Questions that May Arise 

When a MDT refers a student for an evaluation to determine the presence of LD, there are several questions that arise for all students.  Such questions must be addressed prior to the evaluation.  If there are questions about the provision of an educational program or interventions, the evaluation may be postponed. Additionally, if there are questions about other conditions being the primary cause of the difficulties, the evaluation may be postponed.  Specific questions that may be asked include the following:

Are there data that support the regular attendance of the student in school in order to participate in an educational program?

students writing something down

If there are patterns of excessive absences, the evaluation will likely be postponed until the student has established regular attendance.  The IDEA is very clear in indicating that educational experiences must have occurred.  If there have been significant absences even for approved health issues, an evaluation for LD is likely not appropriate.

Has an appropriate educational program been provided? 

This question addresses not only participation in the regular education classroom but also the provision of appropriate intervention.  For the student with VI, the question also addresses the provision of appropriate VI services.  If there have been significant lengths of time without VI services even because of legitimate personnel issues, an evaluation for LD is likely not appropriate.

Have appropriate interventions occurred as well as regular assessments to determine progress?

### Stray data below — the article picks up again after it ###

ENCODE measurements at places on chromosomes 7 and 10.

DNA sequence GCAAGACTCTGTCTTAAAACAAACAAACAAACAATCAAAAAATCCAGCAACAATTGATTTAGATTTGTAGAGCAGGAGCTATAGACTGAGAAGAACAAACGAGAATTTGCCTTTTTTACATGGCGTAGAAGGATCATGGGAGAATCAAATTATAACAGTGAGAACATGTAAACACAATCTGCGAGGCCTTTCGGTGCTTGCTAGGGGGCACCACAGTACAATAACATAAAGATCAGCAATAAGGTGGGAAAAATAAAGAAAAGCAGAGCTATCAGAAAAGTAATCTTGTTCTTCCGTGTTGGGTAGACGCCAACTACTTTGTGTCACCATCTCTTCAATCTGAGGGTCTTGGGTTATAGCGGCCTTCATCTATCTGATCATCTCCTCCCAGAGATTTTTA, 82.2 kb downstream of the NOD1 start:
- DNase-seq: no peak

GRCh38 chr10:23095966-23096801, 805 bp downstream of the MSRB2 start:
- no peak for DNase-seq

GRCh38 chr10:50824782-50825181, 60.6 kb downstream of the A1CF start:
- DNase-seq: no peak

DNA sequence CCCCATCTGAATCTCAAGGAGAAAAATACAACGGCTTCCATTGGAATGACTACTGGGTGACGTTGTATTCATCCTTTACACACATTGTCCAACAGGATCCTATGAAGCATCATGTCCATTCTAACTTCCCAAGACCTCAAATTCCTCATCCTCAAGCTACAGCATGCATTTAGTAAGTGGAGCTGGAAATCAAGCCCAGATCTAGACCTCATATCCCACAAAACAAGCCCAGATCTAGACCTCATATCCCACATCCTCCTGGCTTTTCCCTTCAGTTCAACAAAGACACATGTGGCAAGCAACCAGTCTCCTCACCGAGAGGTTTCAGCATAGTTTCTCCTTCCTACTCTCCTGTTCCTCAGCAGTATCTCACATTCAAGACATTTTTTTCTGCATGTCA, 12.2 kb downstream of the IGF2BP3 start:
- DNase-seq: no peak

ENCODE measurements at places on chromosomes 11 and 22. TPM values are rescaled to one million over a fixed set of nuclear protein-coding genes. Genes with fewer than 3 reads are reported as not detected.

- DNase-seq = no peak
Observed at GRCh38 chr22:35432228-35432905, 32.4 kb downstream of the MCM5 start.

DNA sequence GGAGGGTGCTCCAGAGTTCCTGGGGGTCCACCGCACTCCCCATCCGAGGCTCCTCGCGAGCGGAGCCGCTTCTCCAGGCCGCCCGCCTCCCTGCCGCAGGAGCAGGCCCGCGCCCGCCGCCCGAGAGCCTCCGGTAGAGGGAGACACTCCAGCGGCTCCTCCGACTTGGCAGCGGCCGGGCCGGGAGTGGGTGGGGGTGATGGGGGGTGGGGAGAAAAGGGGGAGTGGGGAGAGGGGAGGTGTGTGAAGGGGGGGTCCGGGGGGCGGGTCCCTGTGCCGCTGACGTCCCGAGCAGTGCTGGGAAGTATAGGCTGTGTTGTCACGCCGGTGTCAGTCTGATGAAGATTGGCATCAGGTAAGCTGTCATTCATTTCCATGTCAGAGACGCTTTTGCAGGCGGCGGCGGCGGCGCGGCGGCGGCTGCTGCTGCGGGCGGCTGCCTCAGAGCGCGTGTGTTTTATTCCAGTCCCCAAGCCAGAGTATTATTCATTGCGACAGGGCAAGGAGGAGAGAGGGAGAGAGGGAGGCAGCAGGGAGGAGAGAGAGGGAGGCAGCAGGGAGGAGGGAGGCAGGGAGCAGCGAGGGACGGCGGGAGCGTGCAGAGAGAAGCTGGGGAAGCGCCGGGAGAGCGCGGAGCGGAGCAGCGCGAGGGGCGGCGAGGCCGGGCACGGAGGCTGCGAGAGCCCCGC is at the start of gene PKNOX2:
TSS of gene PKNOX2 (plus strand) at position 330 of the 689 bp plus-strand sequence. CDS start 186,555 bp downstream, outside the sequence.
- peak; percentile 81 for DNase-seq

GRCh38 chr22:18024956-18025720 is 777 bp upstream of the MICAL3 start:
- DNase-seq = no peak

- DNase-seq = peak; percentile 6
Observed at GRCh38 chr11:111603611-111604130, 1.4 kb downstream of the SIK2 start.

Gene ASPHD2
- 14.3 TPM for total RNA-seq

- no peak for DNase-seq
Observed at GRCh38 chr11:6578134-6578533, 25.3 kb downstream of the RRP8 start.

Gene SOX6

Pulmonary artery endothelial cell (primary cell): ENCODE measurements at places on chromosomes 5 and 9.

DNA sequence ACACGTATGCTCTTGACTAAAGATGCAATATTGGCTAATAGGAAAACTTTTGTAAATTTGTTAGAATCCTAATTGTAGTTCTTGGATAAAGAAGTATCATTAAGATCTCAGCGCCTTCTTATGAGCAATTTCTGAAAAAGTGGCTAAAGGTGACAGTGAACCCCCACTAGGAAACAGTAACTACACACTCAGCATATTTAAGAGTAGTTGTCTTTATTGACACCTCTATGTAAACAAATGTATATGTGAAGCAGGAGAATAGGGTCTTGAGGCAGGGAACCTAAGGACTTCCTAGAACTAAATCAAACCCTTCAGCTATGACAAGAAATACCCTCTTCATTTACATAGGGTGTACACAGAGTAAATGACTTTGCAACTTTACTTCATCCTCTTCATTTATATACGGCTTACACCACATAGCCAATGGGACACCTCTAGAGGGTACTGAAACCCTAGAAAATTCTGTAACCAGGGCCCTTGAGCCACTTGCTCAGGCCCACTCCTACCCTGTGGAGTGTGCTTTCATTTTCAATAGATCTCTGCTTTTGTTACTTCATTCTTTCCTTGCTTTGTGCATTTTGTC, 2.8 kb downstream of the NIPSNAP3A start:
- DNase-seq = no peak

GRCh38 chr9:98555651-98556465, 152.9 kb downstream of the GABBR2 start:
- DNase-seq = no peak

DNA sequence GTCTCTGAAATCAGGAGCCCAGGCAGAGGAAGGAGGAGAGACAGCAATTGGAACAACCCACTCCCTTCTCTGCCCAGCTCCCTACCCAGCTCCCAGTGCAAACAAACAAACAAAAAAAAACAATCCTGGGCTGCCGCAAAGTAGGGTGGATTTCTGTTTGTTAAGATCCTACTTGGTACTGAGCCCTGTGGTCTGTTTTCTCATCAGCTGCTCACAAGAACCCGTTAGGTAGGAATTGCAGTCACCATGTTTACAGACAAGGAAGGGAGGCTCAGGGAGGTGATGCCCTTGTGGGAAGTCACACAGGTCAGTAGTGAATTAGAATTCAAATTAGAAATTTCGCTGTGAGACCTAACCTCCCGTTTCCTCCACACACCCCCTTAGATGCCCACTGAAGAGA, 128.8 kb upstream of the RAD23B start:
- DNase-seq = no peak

Many schools have specific teachers who provide instruction specific to an area of need.  The purpose of these types of classes is to provide the best possible intervention with smaller teacher/student ratios.  Data are maintained by these teachers, and it is possible to track the rate and type of progress.  This type of intervention is often provided by the TVI rather than a curriculum/content specialist.  If there are no data to indicate that this type or intervention has occurred or to track progress, an evaluation for LD is not likely to occur. 


How can we determine that eligibility is not the PRIMARY cause of the learning problems?  

This is the question that is most frequently asked when a student with VI is referred for evaluation for a learning disability.  It is frequently phrased as “How do you RULE OUT the presence VI as the cause of the problem?”  It is important that both the TVI and parent know that the IDEA and any state procedure does not require that it be “ruled out” but rather that it is determined to not be the “primary cause” of the difficulties.  
In order to ensure that others do not see the vision as the “primary cause” of any learning difficulties, it is important to have data to present.  The Functional Vision/Learning Media Assessment will provide information about the specific eye condition as well as the educational implications.  It will be important that the TVI discuss particular adaptations and accommodations and how these were successful or unsuccessful.  Most importantly, the type of intervention and response to this must be clearly documented.  Parents should document how they have supported this intervention at home. Without specific data from the TVI and parent, it is likely that the VI will continue to be seen as the primary cause and that a full evaluation will not occur.